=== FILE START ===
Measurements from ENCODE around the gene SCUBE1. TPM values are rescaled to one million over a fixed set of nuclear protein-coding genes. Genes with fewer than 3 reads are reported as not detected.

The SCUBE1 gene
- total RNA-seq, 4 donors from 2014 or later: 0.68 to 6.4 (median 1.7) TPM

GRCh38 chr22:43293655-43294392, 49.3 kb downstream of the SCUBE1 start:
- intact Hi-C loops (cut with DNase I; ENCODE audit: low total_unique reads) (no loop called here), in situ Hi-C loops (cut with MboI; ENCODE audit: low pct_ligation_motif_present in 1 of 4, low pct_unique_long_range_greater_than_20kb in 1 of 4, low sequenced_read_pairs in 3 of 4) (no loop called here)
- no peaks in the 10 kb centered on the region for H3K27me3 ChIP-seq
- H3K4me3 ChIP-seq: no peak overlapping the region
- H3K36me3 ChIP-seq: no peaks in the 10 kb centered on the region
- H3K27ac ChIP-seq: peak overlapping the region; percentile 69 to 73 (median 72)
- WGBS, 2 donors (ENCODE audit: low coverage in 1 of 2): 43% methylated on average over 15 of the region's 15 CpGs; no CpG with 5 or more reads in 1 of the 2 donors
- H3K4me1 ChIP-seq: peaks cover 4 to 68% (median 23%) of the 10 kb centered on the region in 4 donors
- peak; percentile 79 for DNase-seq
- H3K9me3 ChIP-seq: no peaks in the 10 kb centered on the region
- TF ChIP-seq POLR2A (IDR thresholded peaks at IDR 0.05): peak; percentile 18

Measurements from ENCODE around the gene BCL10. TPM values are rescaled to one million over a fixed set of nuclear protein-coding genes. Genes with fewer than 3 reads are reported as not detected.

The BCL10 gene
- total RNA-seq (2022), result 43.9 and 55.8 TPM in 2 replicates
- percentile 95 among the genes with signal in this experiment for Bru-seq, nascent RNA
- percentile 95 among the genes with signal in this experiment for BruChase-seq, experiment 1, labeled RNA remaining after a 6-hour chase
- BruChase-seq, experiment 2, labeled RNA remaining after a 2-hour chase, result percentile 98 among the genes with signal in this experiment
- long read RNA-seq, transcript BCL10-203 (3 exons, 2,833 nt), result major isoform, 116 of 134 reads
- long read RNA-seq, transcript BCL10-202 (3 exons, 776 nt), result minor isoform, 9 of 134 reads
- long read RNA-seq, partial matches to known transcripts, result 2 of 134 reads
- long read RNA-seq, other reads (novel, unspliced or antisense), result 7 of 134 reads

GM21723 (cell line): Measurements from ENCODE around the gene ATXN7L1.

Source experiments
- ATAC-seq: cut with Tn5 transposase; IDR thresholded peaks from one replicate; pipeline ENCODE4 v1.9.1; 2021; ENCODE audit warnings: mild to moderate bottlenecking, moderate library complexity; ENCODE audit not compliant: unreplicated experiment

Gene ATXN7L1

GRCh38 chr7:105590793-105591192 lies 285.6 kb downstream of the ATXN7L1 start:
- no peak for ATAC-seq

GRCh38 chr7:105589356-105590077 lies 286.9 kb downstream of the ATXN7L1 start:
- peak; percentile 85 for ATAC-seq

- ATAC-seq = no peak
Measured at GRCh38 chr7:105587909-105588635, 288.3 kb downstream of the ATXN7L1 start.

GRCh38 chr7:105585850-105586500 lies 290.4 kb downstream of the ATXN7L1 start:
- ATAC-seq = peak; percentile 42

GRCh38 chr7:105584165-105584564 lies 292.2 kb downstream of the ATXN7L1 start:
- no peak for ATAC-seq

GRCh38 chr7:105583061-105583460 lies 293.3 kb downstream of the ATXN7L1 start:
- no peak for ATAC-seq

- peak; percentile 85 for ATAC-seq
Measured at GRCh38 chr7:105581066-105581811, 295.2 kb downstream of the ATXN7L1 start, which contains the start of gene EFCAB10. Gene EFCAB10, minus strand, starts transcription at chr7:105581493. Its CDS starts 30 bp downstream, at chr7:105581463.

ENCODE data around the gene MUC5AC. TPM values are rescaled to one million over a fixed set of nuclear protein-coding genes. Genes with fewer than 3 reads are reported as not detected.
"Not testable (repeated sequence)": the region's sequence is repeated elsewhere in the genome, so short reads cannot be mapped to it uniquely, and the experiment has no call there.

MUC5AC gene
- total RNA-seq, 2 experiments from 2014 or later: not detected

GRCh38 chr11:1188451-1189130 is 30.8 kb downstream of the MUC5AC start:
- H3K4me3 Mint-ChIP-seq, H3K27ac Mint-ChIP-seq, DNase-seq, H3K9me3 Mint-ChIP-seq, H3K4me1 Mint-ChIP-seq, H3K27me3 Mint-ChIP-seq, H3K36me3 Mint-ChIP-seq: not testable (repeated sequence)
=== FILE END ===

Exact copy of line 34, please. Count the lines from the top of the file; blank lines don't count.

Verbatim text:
Measured at GRCh38 chr7:105587909-105588635, 288.3 kb downstream of the ATXN7L1 start.